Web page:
IS THE ISIS REALLY DEFEATED?
military defeats of the ISIS must have induced many to think that
Islamic terror like Al Baghdadi’s ISIS or Al Qaeda was alas
But reality is another cup of tea: although the idea of setting up a caliphate in the Arab regions of the world waned with each defeat, radical Islamic ideology is very much alive.
The ambitious theocratic design that impressed many Islamic volunteers around the globe was downsized but the goals of the Salafi doctrine that inspired the ISIS will not be abandoned. There was a shift from conventional warfare to a non-conventional kind of fight called terrorism. And the warfare of terror does not feed on territorial conquest but on the charm of an ideology, on the just cause of a war fought for religion’s sake.
In practical terms, the open war waged by the ISIS to conquer a territory was in ways less dangerous than crawling terror where each person can become a target; where all are afraid. Non-specific danger creates uncertainty and the enemy becomes invisible and unpredictable.
Conventional warfare thus turns into a psychological confrontation. A more subtle and a harder one to fight. The ISIS is like the mythological Hydra, a monster whose heads reappear elsewhere each time they are chopped off.
The ISIS was defeated in Syria and Iraq, losing almost all of the territory that it controlled. But the ISIS isn’t just about territory. It is about the ideas inherent in the radical Islam that accompanies it and it is currently seeking other theaters and other battles. Unfortunately, there are many around the globe.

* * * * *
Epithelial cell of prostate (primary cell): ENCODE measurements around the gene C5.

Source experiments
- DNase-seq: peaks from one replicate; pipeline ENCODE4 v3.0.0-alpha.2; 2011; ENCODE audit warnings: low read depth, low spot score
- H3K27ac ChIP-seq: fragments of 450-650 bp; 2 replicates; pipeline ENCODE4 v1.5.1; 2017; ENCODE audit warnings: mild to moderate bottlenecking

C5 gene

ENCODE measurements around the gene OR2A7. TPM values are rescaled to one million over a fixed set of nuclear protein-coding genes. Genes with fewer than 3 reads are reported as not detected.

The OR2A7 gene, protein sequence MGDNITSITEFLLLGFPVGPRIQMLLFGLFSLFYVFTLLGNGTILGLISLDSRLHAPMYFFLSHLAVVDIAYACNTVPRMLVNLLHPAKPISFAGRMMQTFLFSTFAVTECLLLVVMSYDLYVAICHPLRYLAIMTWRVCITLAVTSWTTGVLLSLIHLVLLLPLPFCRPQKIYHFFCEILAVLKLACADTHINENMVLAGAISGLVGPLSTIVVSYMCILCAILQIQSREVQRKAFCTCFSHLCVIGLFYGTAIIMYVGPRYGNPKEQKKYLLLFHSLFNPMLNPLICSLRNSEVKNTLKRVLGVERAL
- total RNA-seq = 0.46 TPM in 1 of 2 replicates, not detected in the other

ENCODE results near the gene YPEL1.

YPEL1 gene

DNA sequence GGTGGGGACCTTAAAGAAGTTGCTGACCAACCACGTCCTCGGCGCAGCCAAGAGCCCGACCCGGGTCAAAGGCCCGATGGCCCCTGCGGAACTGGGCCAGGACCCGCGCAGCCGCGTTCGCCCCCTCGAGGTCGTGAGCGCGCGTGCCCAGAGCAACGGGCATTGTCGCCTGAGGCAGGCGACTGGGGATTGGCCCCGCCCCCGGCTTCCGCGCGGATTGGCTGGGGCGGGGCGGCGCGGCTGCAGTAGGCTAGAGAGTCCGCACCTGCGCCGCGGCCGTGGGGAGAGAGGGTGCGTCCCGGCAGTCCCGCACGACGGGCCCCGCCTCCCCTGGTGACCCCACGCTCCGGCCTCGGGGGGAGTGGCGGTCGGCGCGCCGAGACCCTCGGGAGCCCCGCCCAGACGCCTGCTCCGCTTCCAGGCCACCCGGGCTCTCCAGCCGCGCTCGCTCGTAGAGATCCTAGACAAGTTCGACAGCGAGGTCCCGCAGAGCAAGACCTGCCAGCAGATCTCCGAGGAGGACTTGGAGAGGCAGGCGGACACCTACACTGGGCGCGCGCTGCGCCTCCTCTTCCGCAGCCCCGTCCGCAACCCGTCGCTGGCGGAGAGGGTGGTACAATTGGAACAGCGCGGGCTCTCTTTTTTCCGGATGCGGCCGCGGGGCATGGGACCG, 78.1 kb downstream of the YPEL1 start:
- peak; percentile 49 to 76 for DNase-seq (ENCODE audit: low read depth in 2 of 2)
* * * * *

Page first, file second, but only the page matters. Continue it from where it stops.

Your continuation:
The schools of thought
The Koran and the Sunna have always been the object of interpretation by the juridic schools of Islam, cultural gatherings where the dictates of Islam are transformed into laws. The approach of these schools loosely reflects the tendencies of the “umma”, or the Islamic community as a whole.
There is the “Hanafite” juridic school, the most widespread of the lot, which gives ample room to customs but also to opportunity (it tends to be moderate, albeit bound to tradition). This school is also considered to be “liberal” and tolerant.
There is the “Maliki” school, especially rooted in Morocco and North Africa. This school is also moderate.
There is the “Shafi’i” school, which often resorts to analytic reasoning (and thus leaves room for human intelligence in the elaboration of the laws of Islam).
There is the “Hambali” school, the most dangerous of them all, because it leaves no room for human thought, nor to an analytic approach but is based solely on the literal communication of the sacred scriptures.